At our colposcopy unit and center for vulvovaginal disease (Dysplasiezentrum Hamburg) we see women with abnormal cells in routine cervical screening (abnormal pap smear or HPV test) for further diagnostics and treatment. Furthermore, we are specialized to diagnose and treat dermatologic disease that manifest in the vulovaginal area such as lichen sclerosus, erosive lichen planus, lichen simplex chronicus or eczema and (pre) cancerous lesions of vulva and vagina.
You may be referred for a colposcopy if cells in your screening sample at your gynecologist were abnormal. The purpose of a cervical smear test is to detect any abnormal or pre-cancerous changes many years before they can cause serious problems! Abnormal smears are common and this does not mean that you have cancer!
We know, that most of these cell changes return to normal without treatment. However, if some cell changes are left untreated over years they could eventually turn into cervical cancer.
Colposcopy (the colposcope is like a magnifying glass) is a simple procedure used to look at the cervix, vagina and vulva. With colposcopy and a small biopsy we can confirm or exclude if cells at the cervix are abnormal and if you need preventative treatment – large loop excision of the transformation zone (LLETZ) – to remove them. LLETZ is a simple outpatient procedure that can be performed under a short general or local anesthesia.
Cervical cell changes
Cervical Intra-epithelial Neoplasia, more commonly referred to as CIN, is the medical term for cervical cell changes which are categorized from I-III. Cell changes at the cervix, but also vulva and vagina are mostly caused by the human papillomavirus (HPV). Most people will get some type of HPV infection during their lives. It is very common and you can get HPV from any kind of skin-to-skin contact of the genital area, not just from penetrative sex.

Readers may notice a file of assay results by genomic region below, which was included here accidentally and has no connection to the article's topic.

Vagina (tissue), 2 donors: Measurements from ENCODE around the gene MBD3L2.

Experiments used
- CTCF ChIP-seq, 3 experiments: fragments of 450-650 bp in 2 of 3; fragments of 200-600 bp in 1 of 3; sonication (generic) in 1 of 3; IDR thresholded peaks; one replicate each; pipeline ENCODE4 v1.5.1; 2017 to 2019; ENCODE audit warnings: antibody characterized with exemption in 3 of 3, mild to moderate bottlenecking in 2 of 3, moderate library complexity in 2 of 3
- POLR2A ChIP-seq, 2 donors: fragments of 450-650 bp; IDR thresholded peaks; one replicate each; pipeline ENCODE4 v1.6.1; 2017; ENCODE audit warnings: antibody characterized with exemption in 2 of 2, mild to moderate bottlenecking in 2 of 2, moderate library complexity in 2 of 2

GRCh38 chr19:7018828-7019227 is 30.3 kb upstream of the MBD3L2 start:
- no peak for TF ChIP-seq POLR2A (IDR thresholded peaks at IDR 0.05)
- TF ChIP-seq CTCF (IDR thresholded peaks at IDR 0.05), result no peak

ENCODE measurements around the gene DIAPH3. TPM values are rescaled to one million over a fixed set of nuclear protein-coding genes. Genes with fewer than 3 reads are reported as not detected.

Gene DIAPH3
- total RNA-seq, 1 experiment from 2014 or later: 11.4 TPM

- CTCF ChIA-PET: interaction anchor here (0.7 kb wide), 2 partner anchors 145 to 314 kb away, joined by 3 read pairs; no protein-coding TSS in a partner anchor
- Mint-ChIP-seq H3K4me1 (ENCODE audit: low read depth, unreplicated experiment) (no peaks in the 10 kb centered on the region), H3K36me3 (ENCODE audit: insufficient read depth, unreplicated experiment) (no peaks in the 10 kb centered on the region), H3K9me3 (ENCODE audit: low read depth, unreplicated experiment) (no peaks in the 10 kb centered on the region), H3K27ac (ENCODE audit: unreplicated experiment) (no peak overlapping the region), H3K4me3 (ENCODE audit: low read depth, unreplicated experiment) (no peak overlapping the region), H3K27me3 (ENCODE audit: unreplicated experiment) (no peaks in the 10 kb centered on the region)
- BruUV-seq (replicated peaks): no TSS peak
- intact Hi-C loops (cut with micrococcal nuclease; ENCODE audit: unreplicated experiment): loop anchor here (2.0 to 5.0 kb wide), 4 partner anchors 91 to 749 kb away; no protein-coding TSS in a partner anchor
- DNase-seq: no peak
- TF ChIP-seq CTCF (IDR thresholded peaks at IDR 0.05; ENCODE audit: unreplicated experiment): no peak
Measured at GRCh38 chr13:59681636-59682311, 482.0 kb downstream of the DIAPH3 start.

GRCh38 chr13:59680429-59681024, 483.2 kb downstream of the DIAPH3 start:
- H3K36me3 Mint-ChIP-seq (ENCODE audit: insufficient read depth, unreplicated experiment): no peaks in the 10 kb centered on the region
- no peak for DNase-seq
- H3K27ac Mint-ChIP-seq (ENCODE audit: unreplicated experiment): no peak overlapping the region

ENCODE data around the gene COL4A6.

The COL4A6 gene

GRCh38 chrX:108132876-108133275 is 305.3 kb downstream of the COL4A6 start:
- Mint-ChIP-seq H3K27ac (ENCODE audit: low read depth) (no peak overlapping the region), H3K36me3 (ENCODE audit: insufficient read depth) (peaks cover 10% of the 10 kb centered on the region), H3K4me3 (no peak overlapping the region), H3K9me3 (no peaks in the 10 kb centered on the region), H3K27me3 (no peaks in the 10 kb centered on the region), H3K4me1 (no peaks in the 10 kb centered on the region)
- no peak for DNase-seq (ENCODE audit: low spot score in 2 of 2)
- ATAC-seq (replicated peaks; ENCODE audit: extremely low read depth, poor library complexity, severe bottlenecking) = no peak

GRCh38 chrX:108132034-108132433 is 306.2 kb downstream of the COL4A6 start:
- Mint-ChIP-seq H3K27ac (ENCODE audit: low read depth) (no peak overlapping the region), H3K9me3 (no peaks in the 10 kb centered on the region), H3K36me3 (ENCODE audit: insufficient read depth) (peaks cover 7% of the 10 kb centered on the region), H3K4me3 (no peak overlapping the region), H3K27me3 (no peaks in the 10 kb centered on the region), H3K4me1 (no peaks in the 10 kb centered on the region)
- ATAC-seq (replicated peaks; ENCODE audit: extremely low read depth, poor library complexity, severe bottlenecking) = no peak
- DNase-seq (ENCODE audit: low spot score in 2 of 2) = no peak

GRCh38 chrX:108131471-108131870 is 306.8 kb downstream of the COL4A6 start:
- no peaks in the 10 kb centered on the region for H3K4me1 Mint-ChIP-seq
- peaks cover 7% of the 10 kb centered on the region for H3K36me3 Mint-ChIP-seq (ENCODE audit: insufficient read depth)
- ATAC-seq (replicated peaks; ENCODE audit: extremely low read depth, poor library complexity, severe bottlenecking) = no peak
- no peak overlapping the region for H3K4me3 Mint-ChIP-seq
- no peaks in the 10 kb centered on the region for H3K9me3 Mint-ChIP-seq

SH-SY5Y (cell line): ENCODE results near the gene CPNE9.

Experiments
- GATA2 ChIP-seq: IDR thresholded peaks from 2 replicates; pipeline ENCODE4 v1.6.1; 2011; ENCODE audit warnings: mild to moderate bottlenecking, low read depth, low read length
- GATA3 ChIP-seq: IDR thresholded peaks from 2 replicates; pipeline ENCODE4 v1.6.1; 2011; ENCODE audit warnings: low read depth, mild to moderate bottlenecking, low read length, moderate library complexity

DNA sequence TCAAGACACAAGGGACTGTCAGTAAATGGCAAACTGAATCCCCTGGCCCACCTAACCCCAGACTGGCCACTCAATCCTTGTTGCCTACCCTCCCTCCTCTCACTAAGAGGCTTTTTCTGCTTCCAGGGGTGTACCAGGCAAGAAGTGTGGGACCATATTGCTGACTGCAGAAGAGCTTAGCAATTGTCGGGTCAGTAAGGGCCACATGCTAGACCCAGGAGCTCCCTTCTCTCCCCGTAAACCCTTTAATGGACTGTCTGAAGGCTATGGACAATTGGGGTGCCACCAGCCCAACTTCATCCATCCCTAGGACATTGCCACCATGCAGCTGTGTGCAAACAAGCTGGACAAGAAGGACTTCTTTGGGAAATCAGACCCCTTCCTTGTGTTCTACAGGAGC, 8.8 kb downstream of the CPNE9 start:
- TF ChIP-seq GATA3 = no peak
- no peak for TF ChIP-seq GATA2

HPV viruses are categorized in “low risk” and “high risk” types. In most cases your body will get rid of HPV without it causing any problems. But sometimes HPV can stay in the tissue for a long time. Only „high risk“ HP viruses (e.g. type 16,18 , 31, 33, 45, 52,58) can cause severe dysplasie or cervical cancer if the infection persists for a long time and remains untreated. Women who smoke are known to be at greater risk of developing CIN than non-smokers. Low-risk HPV (e.g. typ 6,11) can cause condyloma but no severe dysplasia or cancer.
(Pre)cancerous lesion of vulva and vagina are called vulvar/vaginal intraepithelial squamous cell lesion (VIN/VaIN). They often cause unspecific symptoms like itching, burning or pain.
If an abnormality is detected, a small sample of tissue (biopsy) will be taken from the surface of the cervix. You may or may not feel a slight discomfort when the biopsy is taken. However, most women are surprised how little they feel. In the vulva/vaginal area local anesthesia is applied before the biopsy will be taken. Your doctor will call you to discuss the results of the biopsy with you.
Classification of cervical squamous intraepithelial lesion (CIN)
- CIN I: mild epithelial dysplasia, high rate of spontaneous regression without any treatment.
- CIN II: moderate epithelial dysplasia, still spontaneous regression in up to 50% of cases. Further procedure also depending on age. Regular monitoring at the colposcopy clinic necessary.
- CIN III: severe epithelial dysplasia, in the majority of cases preventative treatment is necessary to remove the cells (large loop excision of the transformation zone (LLETZ)).
Pregnancy does not prevent you from attending a colposcopy appointment, as a colposcopy examination will not harm a pregnancy in any way.
Please postpone your colposcopy examination if you have your menstruation (periods).